For cordless drills, power is measured in battery voltage. Higher voltage means more torque-spinning strength to overcome resistance. Over the last decade, top-end voltage has increased from 9.6 to 18V, but the range of models include 6, 7.2, 9.6, 12, 14.4 and 18V. Today's higher-voltage drills have enough power to bore big holes in framing lumber and flooring. That's impressive muscle. But the trade-off for power is weight. A typical 9.6V drill weighs 3 1/2 lbs., while an 18V model weighs up to 10 lbs.
Before cordless drill/drivers arrived, most drills had pistol grips, where the handle is behind the motor like the handle of a gun. But most of today's cordless models are equipped with a T-handle: The handle base flares to prevent hand slippage and accommodate a battery. Because the battery is centered under the weight and bulk of the motor, a T-handle provides better overall balance, particularly in heavier drills. Also, T-handle drills can often get into tighter spaces because your hand is out of the way in the center of the drill. But for heavy-duty drilling and driving large screws, a pistol grip does let you apply pressure higher up — almost directly behind the bit — allowing you to put more force on the work.
An adjustable clutch is what separates electric drills from cordless drill/drivers. Located just behind the chuck, the clutch disengages the drive shaft of the drill, making a clicking sound, when a preset level of resistance is reached. The result is that the motor is still turning, but the screwdriver bit isn't.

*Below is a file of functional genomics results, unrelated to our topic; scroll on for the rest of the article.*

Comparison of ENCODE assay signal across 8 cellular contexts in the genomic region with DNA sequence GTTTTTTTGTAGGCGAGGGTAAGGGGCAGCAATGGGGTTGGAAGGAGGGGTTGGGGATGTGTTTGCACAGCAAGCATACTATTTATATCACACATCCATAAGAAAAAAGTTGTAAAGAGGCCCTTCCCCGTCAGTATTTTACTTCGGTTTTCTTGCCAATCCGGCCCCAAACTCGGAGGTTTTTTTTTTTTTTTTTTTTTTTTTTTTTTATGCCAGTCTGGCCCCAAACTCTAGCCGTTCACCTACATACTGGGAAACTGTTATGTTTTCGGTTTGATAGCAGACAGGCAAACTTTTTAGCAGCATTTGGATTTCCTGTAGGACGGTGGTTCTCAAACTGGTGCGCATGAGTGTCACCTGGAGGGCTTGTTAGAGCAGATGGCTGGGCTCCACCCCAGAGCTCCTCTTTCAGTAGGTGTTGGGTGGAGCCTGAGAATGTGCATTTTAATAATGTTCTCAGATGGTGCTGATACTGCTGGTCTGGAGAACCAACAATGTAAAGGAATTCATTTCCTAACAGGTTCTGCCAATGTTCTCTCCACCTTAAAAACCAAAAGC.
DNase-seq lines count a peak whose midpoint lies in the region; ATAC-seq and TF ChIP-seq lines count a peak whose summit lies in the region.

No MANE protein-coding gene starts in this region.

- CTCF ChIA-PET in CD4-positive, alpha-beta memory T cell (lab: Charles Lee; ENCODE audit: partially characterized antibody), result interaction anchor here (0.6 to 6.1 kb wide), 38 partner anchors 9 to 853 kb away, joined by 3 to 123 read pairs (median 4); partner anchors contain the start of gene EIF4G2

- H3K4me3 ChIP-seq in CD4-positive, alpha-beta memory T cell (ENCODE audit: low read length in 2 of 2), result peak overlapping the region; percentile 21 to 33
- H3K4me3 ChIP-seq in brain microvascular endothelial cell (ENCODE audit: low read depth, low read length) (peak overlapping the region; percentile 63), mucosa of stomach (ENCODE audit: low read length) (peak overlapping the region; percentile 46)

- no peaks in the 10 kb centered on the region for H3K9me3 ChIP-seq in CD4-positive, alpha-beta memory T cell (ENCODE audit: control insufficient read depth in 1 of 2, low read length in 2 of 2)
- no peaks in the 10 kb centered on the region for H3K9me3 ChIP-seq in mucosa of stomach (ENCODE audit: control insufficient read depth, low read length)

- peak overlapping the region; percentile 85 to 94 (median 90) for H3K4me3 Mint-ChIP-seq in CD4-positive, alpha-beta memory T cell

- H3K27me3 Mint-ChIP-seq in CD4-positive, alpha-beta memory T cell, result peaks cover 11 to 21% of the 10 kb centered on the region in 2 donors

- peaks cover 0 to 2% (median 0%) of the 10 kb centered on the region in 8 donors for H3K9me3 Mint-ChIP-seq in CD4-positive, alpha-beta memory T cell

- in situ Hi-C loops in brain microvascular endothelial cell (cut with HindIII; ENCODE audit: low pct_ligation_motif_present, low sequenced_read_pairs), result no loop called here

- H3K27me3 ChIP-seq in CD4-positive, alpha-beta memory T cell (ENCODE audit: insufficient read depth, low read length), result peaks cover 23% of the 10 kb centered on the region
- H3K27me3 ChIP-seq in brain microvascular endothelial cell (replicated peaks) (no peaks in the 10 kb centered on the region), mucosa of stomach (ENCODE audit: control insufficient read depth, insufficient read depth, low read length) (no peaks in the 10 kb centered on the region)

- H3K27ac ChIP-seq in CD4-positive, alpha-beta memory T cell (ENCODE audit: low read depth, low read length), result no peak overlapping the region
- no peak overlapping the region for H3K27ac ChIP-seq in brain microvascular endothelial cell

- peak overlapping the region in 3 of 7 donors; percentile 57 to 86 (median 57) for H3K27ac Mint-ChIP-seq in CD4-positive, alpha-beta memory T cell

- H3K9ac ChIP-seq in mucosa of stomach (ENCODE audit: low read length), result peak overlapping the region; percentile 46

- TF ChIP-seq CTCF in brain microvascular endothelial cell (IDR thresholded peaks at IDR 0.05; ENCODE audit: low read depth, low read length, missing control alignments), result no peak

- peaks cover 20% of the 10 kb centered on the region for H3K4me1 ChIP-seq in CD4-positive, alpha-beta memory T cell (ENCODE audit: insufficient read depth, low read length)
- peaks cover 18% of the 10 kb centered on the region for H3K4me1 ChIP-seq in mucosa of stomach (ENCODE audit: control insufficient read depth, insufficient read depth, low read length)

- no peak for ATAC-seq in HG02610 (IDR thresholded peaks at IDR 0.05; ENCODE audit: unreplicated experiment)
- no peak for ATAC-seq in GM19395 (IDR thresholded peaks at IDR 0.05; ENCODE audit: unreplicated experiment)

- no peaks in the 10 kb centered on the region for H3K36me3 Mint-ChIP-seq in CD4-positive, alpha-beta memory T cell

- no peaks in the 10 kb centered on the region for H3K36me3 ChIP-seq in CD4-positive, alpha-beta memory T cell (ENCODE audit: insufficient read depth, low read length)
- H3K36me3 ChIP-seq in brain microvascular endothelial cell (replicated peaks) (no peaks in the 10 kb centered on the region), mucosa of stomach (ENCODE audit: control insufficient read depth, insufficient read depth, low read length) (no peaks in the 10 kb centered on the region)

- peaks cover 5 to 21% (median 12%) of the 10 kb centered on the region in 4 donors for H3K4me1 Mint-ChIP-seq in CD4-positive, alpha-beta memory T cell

Why does a drill need a clutch? It gives you control so you don't strip a screw or overdrive it once it's snug. It also helps protect the motor when a lot of resistance is met in driving a screw or tightening a bolt.
The number of separate clutch settings varies depending on the drill; better drills have at least 24 settings. With that many clutch settings, you can really fine-tune the power a drill delivers. Settings with the lowest numbers are for small screws, higher numbers are for larger screws.
Most clutches also have a drill setting, which allows the motor to drive the bit at full power.
The least expensive drills run at a single speed, but most have two fixed speeds: 300 rpm and 800 rpm. A slide switch or trigger lets you select high or low speed. These drills are ideal for most light-duty operations. The low speed is for driving screws, the high speed for drilling holes.
For more refined carpentry and repair tasks, choose a drill that has the same two-speed switch and a trigger with variable speed control that lets you vary the speed from 0 rpm to the top of each range. And if you do more hole drilling than screwdriving, look for more speed — 1,000 rpm or higher — at the top end.